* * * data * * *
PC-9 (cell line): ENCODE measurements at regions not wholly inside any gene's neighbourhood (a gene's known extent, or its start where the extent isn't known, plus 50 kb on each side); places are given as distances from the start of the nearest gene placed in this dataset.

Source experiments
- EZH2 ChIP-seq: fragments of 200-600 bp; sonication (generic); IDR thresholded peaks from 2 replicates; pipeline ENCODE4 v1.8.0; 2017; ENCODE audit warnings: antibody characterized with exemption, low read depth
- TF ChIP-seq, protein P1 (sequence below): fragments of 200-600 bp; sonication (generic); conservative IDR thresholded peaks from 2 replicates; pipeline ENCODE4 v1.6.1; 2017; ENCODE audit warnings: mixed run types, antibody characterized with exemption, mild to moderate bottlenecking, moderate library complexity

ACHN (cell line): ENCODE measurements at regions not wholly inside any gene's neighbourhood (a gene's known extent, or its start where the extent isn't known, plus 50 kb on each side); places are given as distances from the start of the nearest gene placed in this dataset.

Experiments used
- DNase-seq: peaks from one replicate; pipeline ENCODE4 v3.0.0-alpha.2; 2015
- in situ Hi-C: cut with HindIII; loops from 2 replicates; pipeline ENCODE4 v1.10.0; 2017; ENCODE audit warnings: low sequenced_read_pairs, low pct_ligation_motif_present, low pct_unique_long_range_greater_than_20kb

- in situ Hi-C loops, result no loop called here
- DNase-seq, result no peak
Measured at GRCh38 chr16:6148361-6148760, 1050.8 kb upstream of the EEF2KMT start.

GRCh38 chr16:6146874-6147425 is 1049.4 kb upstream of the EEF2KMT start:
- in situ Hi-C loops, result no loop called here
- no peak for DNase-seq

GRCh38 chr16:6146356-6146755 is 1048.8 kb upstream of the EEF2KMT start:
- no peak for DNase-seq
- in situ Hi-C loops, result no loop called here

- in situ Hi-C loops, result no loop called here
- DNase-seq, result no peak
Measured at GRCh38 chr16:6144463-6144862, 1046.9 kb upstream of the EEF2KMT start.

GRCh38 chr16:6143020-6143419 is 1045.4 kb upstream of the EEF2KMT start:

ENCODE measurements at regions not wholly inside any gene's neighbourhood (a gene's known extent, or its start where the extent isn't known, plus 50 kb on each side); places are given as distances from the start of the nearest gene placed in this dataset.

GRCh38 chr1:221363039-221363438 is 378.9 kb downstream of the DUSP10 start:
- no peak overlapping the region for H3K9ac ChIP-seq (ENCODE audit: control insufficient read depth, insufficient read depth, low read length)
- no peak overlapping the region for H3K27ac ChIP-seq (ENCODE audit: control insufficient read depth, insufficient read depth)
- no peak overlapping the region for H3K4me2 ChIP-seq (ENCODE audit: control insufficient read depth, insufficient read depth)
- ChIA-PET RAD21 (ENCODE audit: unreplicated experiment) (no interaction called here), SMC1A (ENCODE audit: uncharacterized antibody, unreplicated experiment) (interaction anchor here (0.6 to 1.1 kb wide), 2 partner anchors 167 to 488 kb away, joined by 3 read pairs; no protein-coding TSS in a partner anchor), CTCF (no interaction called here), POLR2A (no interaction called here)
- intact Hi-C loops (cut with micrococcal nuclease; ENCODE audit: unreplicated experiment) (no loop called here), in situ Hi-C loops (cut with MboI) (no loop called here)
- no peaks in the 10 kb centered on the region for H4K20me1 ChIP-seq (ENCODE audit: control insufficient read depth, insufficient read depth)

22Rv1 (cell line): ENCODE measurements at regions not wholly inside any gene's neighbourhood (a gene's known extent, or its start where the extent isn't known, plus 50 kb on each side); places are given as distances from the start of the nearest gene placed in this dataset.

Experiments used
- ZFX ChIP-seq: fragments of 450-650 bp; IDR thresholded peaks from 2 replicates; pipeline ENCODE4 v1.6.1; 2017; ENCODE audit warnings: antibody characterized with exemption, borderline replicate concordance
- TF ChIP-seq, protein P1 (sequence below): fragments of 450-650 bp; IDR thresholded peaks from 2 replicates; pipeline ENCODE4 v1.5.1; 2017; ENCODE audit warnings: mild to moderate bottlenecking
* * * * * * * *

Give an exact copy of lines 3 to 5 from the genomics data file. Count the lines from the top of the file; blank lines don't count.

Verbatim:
- EZH2 ChIP-seq: fragments of 200-600 bp; sonication (generic); IDR thresholded peaks from 2 replicates; pipeline ENCODE4 v1.8.0; 2017; ENCODE audit warnings: antibody characterized with exemption, low read depth
- TF ChIP-seq, protein P1 (sequence below): fragments of 200-600 bp; sonication (generic); conservative IDR thresholded peaks from 2 replicates; pipeline ENCODE4 v1.6.1; 2017; ENCODE audit warnings: mixed run types, antibody characterized with exemption, mild to moderate bottlenecking, moderate library complexity

ACHN (cell line): ENCODE measurements at regions not wholly inside any gene's neighbourhood (a gene's known extent, or its start where the extent isn't known, plus 50 kb on each side); places are given as distances from the start of the nearest gene placed in this dataset.